Primitive Programme | Modern World | Self-Released

Local Review: Primitive Programme – Modern World

Local Music Reviews

Primitive Programme
Modern World

Street: 03.18
Primitive Programme = Joy Division + Dramarama + Ultravox + Modern English

Primitive Programme released this EP just as they are becoming one of SLC’s most exciting new wave groups. The release kicks off with a nasty guitar riff in “Modern World” that would find itself comfortable in any punk outfit, calling to the stuff that Johnny Fuckin Marr was cooking up in the ‘80s with The Smiths and to the more tenacious side of Dramarama. “Triangulate” follows with the same hype but brings on a more eclectic set of maneuvers. It starts like any of your old, favorite Modern English tracks but then dips in to some unexpected, almost psychedelic, stuff that I don’t think bands from ’84 would have had much courage to take on. Primitive Programme have tones coming in from all directions, buckling listeners’ knees and having them on the floor, giving into Modern World’s futuristic stylings.

“Celebrate” offers another glimpse of the new wave and ’80s influence, but unfortunately, it doesn’t stand out more than that. I find that it emulates the music of 30 years ago without enough original luster. “Calculate” wraps up the release, droning on a synth that begs for further attention. What makes it interesting is not only the synth but the intense and aggravated atmosphere created by the instruments surrounding it. It’s a song that would have come off of Ultravox’s Vienna if members of the group weren’t given the optimistic and carefree outlook as children that would go on to help define a large part of music of the ‘80s.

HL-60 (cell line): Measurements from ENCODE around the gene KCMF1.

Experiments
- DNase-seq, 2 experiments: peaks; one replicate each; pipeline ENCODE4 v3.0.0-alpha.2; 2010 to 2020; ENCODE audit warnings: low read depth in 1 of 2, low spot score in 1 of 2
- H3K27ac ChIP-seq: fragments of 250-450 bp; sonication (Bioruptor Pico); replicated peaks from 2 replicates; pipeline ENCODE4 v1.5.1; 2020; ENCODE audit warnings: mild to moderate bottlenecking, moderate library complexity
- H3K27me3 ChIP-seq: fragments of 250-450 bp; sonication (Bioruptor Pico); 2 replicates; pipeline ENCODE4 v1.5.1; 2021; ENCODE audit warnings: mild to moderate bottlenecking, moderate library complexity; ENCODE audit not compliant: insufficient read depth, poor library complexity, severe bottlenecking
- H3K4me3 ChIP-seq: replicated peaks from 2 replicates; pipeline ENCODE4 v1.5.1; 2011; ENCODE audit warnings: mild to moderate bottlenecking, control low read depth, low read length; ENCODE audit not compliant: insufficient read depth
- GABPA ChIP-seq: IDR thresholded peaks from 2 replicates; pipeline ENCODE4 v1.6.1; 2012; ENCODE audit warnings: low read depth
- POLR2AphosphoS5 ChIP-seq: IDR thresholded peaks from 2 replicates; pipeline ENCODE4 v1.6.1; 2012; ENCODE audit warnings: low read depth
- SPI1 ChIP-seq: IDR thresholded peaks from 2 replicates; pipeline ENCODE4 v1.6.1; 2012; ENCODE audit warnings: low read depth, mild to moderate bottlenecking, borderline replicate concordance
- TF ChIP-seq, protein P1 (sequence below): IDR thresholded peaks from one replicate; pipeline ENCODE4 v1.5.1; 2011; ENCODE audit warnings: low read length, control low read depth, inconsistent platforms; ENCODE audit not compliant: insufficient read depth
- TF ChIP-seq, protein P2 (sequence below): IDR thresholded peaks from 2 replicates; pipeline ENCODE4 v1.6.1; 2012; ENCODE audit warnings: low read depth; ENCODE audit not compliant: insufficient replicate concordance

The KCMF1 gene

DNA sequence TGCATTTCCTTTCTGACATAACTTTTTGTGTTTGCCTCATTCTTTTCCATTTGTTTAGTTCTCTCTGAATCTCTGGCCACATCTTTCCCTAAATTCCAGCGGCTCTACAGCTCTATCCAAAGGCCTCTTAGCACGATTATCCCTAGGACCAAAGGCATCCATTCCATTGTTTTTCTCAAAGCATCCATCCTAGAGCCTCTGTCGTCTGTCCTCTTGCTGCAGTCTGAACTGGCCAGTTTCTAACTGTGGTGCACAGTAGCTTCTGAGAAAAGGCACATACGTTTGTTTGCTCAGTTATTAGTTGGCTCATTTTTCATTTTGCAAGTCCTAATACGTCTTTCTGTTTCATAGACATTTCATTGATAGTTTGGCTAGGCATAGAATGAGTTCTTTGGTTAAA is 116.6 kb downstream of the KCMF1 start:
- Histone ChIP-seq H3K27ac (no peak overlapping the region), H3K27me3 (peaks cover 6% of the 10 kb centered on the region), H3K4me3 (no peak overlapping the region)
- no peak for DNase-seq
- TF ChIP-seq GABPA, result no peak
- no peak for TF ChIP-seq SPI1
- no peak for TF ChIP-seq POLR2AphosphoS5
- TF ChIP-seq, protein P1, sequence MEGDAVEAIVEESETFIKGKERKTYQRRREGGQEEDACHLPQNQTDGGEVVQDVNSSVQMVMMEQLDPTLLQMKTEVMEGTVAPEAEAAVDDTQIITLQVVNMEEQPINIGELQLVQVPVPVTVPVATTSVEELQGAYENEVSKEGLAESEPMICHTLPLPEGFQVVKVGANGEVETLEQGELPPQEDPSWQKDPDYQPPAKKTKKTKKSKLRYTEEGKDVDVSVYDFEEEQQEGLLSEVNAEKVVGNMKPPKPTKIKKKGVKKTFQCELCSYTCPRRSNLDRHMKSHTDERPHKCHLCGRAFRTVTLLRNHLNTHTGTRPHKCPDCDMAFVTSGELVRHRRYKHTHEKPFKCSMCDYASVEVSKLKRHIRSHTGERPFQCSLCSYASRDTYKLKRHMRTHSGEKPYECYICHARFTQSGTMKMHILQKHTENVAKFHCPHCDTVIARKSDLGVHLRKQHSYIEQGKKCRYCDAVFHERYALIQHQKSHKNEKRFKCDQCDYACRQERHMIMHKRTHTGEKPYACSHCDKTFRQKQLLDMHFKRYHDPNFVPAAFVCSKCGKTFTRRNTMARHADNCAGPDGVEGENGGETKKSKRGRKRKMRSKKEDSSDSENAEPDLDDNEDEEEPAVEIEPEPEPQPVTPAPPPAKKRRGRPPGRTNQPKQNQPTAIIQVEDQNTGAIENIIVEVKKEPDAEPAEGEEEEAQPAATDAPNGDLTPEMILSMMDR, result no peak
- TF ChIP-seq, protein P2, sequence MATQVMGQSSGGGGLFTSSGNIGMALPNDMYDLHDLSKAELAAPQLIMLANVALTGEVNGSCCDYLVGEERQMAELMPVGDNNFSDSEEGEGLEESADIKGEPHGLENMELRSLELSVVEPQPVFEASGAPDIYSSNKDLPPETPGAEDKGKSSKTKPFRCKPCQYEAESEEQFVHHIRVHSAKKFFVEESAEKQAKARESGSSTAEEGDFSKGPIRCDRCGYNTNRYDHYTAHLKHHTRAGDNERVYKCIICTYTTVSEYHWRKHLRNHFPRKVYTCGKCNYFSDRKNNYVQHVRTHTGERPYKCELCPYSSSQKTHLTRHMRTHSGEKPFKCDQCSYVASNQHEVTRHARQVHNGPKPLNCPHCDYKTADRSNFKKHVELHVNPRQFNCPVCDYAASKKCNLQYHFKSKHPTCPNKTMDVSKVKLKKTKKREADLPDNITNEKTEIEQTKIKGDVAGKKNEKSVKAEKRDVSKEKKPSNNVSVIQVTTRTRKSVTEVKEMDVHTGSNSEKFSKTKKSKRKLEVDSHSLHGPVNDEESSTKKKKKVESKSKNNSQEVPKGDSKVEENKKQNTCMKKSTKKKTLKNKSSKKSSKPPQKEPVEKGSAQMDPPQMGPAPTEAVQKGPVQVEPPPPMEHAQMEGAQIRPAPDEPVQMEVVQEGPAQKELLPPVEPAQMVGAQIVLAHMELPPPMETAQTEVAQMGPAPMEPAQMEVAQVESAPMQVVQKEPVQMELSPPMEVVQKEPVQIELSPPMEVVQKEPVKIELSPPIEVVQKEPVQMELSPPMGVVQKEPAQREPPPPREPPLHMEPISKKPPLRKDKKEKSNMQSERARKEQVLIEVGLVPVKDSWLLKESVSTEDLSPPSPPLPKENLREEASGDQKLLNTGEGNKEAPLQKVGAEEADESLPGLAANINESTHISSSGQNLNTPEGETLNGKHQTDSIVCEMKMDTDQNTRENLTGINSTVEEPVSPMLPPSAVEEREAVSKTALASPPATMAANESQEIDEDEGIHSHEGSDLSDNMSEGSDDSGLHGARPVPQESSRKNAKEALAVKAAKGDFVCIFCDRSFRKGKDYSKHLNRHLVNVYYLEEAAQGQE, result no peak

By the end of this new release, though, I’m pretty excited. I haven’t heard a new wave band come out with this much success in a long time—not since like 10 years ago, when I was geeking out about The Bravery and The Killers. I hope these guys stick with it. I really think they can make a dent, not only here in the Great Deseret but also in a broader scope of the future to come. –Austin Doty